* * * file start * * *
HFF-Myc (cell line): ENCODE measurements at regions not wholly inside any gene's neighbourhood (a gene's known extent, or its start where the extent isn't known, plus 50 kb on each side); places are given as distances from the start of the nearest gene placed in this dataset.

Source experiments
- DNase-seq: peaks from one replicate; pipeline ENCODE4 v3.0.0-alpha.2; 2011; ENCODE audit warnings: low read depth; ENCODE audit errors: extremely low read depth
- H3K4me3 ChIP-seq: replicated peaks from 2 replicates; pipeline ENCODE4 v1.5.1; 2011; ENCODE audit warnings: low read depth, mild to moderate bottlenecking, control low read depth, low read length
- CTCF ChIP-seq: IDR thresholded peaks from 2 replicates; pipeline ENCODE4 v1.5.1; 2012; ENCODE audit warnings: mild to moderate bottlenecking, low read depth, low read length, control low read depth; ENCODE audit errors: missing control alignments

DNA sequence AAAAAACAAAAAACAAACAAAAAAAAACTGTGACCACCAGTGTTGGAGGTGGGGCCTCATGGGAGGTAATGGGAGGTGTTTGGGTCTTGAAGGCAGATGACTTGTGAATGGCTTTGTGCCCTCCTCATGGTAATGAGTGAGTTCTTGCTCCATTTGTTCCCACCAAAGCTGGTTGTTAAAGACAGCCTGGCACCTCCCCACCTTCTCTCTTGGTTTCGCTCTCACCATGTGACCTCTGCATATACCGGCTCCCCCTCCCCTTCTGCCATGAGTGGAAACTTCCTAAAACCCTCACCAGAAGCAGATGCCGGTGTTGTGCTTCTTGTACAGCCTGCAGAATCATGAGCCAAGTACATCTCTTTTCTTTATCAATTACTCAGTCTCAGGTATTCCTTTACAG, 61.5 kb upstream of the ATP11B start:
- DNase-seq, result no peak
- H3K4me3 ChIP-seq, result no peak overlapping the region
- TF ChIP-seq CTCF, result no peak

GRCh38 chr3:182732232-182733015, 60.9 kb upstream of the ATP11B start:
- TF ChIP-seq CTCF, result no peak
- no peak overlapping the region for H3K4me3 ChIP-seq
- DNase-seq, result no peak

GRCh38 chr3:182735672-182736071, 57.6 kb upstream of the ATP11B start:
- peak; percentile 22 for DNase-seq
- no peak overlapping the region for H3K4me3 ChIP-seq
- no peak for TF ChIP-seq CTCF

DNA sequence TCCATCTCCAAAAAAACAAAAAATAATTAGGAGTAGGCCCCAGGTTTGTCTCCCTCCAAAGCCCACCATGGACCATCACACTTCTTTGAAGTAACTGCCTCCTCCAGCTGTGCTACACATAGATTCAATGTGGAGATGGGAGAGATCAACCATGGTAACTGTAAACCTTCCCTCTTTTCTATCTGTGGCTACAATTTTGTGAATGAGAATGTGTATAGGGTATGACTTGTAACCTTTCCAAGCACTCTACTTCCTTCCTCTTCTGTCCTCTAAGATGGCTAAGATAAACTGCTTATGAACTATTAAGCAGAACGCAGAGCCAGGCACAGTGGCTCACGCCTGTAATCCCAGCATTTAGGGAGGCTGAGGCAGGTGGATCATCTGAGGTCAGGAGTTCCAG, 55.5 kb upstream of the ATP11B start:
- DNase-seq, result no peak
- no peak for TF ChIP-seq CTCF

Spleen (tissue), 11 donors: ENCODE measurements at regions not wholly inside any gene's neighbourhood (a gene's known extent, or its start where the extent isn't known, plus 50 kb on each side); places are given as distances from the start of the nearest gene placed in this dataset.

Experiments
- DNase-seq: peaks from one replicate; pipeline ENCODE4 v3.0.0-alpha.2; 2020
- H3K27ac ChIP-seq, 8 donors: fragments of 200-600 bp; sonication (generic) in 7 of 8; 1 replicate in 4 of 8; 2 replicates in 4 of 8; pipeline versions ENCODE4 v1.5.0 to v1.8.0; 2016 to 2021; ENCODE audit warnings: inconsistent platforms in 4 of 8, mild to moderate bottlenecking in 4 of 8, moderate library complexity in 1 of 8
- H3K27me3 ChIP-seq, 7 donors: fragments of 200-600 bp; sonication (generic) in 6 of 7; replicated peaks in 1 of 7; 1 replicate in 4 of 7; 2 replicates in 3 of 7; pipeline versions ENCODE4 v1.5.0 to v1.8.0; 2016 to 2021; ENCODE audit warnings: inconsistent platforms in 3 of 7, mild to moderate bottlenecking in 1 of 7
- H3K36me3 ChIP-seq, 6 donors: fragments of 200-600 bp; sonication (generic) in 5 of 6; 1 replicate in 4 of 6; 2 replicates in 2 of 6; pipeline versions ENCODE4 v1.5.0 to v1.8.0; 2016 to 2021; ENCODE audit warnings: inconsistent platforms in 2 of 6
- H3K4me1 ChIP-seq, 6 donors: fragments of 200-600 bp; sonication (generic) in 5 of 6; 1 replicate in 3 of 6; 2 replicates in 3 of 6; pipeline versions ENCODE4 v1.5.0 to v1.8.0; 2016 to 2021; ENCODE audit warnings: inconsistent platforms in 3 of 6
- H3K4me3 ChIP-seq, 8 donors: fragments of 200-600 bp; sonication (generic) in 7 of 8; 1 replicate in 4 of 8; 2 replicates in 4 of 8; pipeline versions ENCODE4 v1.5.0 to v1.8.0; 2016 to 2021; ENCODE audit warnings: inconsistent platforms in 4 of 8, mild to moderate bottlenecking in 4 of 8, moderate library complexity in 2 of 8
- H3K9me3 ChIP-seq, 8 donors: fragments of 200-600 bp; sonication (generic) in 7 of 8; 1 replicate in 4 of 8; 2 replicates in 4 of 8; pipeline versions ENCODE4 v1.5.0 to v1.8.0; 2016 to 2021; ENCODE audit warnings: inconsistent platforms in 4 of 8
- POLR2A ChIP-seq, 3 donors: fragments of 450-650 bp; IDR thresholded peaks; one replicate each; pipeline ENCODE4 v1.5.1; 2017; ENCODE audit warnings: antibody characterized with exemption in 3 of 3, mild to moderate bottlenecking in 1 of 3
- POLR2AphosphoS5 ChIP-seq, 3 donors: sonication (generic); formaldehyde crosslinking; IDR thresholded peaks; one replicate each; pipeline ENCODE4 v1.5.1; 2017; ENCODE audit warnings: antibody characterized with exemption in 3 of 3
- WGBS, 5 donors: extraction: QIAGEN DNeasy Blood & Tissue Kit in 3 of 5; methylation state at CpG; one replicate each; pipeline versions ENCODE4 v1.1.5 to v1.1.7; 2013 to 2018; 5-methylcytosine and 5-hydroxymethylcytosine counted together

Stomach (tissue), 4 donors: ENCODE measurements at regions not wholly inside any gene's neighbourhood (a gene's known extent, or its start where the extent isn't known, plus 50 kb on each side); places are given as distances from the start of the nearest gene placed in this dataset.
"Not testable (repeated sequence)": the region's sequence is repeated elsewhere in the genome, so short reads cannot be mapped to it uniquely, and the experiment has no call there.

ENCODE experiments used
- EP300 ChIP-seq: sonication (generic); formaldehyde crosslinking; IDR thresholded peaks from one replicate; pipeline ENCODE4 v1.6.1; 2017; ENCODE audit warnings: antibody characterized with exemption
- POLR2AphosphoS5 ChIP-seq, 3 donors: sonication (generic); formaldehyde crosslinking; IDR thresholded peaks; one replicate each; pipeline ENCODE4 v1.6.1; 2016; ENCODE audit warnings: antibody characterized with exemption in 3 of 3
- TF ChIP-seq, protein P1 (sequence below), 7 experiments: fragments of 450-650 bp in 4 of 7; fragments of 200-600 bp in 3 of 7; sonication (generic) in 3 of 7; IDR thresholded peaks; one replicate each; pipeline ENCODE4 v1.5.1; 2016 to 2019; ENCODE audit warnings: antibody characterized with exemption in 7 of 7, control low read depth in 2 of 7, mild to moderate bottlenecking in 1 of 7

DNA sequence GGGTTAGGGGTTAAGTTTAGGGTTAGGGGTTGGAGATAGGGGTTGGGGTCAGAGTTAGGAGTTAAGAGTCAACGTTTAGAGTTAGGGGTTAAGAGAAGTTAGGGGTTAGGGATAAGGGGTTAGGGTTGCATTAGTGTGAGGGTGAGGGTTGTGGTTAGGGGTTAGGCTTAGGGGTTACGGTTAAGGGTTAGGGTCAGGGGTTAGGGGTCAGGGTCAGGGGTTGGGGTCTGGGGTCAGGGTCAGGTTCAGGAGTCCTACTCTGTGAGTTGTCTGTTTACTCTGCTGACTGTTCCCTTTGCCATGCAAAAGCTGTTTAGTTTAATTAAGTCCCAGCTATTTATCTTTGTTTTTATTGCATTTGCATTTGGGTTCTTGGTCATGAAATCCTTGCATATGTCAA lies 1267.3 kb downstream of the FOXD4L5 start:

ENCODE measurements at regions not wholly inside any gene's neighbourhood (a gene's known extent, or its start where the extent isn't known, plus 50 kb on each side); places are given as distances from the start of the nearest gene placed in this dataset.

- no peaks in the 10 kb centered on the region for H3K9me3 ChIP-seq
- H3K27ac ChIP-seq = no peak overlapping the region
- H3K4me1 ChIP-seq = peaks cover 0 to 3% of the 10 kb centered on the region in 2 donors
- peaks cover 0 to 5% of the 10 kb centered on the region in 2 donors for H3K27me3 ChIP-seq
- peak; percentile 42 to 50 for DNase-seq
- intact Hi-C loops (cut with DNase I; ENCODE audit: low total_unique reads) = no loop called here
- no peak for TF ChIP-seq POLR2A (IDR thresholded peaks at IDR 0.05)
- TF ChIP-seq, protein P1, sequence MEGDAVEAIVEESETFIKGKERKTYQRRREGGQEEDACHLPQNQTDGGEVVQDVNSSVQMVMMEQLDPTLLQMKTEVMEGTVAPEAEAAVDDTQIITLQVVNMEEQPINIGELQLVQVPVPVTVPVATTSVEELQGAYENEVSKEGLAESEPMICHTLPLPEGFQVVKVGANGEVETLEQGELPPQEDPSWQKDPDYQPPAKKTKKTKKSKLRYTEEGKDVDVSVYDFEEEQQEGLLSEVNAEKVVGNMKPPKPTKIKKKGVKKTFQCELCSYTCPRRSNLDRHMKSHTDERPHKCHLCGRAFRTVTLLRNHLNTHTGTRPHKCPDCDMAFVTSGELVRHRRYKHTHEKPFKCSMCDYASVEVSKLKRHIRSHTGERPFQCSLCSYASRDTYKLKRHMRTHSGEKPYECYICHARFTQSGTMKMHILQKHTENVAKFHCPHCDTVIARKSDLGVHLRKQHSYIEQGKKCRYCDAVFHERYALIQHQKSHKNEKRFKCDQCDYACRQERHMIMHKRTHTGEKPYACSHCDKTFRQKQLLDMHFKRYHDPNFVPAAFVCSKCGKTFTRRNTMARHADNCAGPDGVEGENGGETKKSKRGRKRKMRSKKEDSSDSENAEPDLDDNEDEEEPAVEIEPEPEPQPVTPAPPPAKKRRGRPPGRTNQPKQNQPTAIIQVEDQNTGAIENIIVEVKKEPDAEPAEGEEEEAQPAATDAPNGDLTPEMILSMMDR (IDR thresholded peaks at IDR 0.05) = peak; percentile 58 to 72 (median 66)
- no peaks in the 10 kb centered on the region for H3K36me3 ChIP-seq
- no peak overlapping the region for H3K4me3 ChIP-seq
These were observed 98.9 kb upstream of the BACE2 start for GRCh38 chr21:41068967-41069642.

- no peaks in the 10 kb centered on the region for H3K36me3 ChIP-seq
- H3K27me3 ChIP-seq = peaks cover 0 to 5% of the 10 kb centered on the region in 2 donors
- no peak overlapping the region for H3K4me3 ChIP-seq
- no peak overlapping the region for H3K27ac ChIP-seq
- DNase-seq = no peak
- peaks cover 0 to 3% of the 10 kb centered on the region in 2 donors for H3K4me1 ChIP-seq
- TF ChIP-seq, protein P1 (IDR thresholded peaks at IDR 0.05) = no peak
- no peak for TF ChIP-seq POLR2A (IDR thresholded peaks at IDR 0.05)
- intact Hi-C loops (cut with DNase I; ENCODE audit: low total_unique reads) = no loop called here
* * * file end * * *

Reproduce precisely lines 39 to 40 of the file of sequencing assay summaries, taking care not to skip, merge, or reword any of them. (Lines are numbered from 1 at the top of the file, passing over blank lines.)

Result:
DNA sequence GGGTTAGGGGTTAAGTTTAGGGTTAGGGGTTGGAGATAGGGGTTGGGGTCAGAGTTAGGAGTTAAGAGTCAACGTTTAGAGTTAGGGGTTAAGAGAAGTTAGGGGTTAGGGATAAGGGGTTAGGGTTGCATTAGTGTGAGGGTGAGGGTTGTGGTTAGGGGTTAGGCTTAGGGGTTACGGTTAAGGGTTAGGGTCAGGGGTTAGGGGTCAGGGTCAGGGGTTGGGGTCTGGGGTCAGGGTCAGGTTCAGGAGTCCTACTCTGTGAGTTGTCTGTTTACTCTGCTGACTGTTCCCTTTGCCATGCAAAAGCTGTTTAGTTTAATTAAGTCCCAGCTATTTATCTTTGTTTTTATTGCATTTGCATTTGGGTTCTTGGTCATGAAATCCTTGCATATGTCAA lies 1267.3 kb downstream of the FOXD4L5 start:

ENCODE measurements at regions not wholly inside any gene's neighbourhood (a gene's known extent, or its start where the extent isn't known, plus 50 kb on each side); places are given as distances from the start of the nearest gene placed in this dataset.